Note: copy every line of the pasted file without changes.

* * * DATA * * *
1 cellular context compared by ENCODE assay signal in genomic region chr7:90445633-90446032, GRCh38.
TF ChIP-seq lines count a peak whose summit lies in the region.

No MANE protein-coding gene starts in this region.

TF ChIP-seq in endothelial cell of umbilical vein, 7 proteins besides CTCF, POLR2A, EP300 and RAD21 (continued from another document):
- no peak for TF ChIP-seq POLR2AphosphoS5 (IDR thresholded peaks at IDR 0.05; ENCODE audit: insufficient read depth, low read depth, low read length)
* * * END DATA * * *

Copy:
1 cellular context compared by ENCODE assay signal in genomic region chr7:90445633-90446032, GRCh38.
TF ChIP-seq lines count a peak whose summit lies in the region.

No MANE protein-coding gene starts in this region.

TF ChIP-seq in endothelial cell of umbilical vein, 7 proteins besides CTCF, POLR2A, EP300 and RAD21 (continued from another document):
- no peak for TF ChIP-seq POLR2AphosphoS5 (IDR thresholded peaks at IDR 0.05; ENCODE audit: insufficient read depth, low read depth, low read length)